What to Look For, and What to Avoid
When buying vintage from any brand originality is key. You want a clean watch that has not been molested – refinished or replaced parts are anathema for vintage collectors. The biggest problem with Omegas, particularly dress models, is the prevalence of refinished dials. Some are quite true to the original design, others are sloppy, some are downright fraud (there is a trend lately for cheap dress models re-dialed to look like military models, or tarted up to look like a much more valuable Rachero or Railmaster). The only way to tell what is original and what is redone is through lots and lots of research. Some redials are very good and hard to spot without an expert eye. In general if it has an expected amount of patina it is likely legit, but if it is pristine its probably redone.
Box and papers is a great bonus, but doesn’t add a lot to the value (unlike Rolex or Patek). B&P is extremely rare with Omegas in general, and it’s not that hard for someone to get a set of blank papers to go with any watch – serial numbers weren’t recorded for the most part, and the standard warranty card was a generic slip that was filled in by the retailer at the time of purchase. The only exception is chronometer models, which were accompanied by a timing certificate when they were sold. So don’t pay a big premium for B&P, it’s not worth any more than 10% over market value.
Original bracelets are a big plus; they are scarce and hard to find in good condition. Some popular bracelets (like the Speedmaster 1450) can fetch up to a thousand bucks on their own! Omega has been producing new replacement bracelets for older models for many years, so odds are that a “new old stock” bracelet is just a newer replacement item you could order from Omega at any authorized dealer. Case in point – the Speedmaster 1171/1 or the Seamaster 1380 shark mesh, which are constantly touted as a “NOS” vintage bracelet, but is in fact a new item that you can purchase from an AD. Don’t get suckered into paying big money for something that isn’t even vintage. And beware of fake bracelets – generally they have the wrong clasp codes, so doing a quick Google image search for the code will reveal if it is correct. The most common fake bracelet is marked 1286/249.
Serial numbers are always present on the movement but almost never on the outside of the case. The model number is usually engraved on the inside of the caseback along with metal hallmarks (though some national-production cases made in high-import-tariff countries may not have model numbers). You can find charts to date the movement to an approximate year on the Omega website. Papers are almost never marked with the serial (aside from chronometer certificates) because checking the number would require removing the caseback.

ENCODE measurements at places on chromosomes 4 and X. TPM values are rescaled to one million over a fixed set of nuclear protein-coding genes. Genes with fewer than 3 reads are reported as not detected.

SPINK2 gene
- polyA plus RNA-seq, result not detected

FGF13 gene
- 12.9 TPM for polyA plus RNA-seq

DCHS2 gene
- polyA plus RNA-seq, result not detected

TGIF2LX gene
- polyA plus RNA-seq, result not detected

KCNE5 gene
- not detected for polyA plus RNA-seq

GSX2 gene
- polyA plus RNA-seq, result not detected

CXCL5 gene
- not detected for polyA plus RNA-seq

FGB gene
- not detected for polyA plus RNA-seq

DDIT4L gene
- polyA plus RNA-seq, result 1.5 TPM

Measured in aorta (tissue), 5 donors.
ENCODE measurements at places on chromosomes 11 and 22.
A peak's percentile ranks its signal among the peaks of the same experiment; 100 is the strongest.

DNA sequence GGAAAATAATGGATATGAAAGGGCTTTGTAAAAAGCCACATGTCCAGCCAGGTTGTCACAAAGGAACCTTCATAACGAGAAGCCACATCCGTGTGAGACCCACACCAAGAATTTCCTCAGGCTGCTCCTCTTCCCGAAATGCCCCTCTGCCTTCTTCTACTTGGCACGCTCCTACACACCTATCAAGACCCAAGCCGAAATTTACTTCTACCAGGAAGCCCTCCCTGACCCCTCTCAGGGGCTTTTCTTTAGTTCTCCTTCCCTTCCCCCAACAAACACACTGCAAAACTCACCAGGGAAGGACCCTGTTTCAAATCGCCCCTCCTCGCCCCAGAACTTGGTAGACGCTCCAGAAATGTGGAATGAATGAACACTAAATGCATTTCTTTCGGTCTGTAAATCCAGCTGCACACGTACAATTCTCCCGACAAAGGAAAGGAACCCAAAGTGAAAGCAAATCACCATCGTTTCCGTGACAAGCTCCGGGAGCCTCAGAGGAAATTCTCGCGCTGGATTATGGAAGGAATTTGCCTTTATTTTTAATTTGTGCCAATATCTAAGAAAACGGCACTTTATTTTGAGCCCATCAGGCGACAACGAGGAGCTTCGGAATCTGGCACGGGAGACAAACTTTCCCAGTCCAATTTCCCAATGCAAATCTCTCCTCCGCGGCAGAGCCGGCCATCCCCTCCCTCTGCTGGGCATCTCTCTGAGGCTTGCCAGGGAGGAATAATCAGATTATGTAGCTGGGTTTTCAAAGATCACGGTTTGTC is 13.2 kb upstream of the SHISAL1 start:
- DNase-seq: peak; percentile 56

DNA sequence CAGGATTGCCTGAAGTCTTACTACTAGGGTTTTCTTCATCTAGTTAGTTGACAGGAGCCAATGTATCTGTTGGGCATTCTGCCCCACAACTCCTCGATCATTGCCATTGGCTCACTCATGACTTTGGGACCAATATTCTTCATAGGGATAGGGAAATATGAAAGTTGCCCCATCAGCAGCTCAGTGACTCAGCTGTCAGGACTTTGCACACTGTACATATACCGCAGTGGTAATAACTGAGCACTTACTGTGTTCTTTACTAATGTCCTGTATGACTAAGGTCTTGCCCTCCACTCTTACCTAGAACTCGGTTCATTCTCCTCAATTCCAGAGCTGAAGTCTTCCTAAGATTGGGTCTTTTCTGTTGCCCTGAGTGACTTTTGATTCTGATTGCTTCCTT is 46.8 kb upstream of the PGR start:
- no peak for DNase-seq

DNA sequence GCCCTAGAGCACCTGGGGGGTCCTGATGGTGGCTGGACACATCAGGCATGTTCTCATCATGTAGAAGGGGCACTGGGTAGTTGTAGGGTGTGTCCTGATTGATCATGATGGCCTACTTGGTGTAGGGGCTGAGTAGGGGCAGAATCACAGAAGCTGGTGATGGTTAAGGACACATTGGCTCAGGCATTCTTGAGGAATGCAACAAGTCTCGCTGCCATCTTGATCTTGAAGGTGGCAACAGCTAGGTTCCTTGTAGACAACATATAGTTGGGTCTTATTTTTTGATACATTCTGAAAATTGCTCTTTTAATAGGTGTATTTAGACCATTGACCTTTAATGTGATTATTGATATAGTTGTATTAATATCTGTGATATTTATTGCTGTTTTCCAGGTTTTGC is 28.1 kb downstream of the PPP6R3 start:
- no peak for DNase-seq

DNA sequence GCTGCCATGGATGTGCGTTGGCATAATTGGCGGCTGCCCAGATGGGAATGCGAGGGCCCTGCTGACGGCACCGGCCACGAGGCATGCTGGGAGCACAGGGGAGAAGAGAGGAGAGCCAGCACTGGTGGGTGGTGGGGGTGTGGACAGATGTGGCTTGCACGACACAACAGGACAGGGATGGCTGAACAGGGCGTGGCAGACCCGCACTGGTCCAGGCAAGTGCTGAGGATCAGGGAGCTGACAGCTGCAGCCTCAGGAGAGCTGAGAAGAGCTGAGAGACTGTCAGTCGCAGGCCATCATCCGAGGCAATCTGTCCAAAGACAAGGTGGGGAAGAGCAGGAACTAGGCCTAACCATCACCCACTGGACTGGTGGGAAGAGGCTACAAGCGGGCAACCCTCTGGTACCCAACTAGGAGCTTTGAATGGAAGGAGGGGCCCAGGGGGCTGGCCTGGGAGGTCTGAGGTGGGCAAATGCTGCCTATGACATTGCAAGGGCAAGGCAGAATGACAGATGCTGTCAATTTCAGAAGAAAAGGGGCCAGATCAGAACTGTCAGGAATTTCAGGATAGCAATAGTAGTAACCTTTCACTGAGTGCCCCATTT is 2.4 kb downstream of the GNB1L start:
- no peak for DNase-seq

Original crystals are highly prized, and quite easy to identify. From the 1950s up to present, Omega always engraves a tiny Ω on the underside of their plastic crystals (but not their sapphire or mineral glass items). It can be found at the dead center of the crystal, above the pinion of the hands. Early versions up until the 90s were quite fine and are hard to see without a loupe; these have an old style logo, with a tall profile. Later crystals and modern service replacements have a much more prominent logo that can be seen with the naked eye and features a rounder, fatter design. It’s a quick way to see if the crystal is original, and if so whether it is vintage or a new replacement.
The hierarchy of value for vintage Omegas goes thusly: solid gold, steel, gold filled or gold capped, gold plated. Whereas other companies might command higher values for a steel watch, it’s almost always gold models that fetch a premium when buying Omegas. Up until the 80s Omega produced a lot of gold filled or gold plated models, these are generally not very desirable unless they are in pristine shape with no sign of the base metal showing through. The rarest Omegas of all are 18k or 14k white gold models – these were produced in very small numbers over the years and fetch top dollar when they pop up. A white gold model can be worth two to four times more than the same watch in yellow gold.